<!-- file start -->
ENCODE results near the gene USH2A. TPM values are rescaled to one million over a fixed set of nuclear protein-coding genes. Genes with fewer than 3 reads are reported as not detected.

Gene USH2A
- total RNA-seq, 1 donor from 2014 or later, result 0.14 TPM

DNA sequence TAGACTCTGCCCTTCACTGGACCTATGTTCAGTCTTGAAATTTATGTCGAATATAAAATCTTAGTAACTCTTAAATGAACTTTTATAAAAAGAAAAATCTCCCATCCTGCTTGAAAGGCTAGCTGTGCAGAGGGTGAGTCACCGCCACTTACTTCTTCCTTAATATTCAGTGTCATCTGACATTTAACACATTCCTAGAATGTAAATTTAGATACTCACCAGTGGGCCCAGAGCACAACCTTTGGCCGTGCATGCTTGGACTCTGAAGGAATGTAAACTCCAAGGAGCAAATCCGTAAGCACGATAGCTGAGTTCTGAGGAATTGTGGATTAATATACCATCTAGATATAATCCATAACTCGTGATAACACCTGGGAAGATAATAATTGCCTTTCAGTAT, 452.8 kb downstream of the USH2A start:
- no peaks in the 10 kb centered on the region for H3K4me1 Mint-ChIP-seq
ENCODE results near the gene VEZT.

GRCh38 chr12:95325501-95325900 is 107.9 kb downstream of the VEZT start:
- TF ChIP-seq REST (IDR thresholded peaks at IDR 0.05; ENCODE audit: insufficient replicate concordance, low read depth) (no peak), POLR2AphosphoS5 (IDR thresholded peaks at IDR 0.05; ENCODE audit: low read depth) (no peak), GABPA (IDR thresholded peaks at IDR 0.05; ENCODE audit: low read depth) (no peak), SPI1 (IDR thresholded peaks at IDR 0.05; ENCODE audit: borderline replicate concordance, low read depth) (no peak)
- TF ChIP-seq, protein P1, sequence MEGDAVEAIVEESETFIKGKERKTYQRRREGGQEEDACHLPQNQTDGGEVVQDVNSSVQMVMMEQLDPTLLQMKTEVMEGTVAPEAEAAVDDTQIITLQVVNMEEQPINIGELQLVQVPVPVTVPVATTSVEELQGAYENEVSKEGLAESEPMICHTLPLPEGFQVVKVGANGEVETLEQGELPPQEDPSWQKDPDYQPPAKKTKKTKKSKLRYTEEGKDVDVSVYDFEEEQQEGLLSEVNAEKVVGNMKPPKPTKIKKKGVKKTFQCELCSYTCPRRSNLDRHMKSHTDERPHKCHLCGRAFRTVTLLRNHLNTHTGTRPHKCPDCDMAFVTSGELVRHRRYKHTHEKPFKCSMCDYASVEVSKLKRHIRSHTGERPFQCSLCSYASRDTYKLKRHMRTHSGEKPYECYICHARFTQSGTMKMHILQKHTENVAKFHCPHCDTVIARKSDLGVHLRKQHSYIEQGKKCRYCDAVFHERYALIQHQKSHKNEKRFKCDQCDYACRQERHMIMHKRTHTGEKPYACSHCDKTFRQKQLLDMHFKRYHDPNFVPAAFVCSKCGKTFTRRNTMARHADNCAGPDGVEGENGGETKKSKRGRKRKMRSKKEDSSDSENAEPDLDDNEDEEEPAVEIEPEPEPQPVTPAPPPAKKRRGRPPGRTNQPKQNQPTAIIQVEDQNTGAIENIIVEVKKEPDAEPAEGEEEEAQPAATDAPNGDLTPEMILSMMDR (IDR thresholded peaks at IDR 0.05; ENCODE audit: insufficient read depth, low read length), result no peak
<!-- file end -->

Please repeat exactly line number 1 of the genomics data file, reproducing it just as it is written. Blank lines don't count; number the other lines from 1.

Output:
ENCODE results near the gene USH2A. TPM values are rescaled to one million over a fixed set of nuclear protein-coding genes. Genes with fewer than 3 reads are reported as not detected.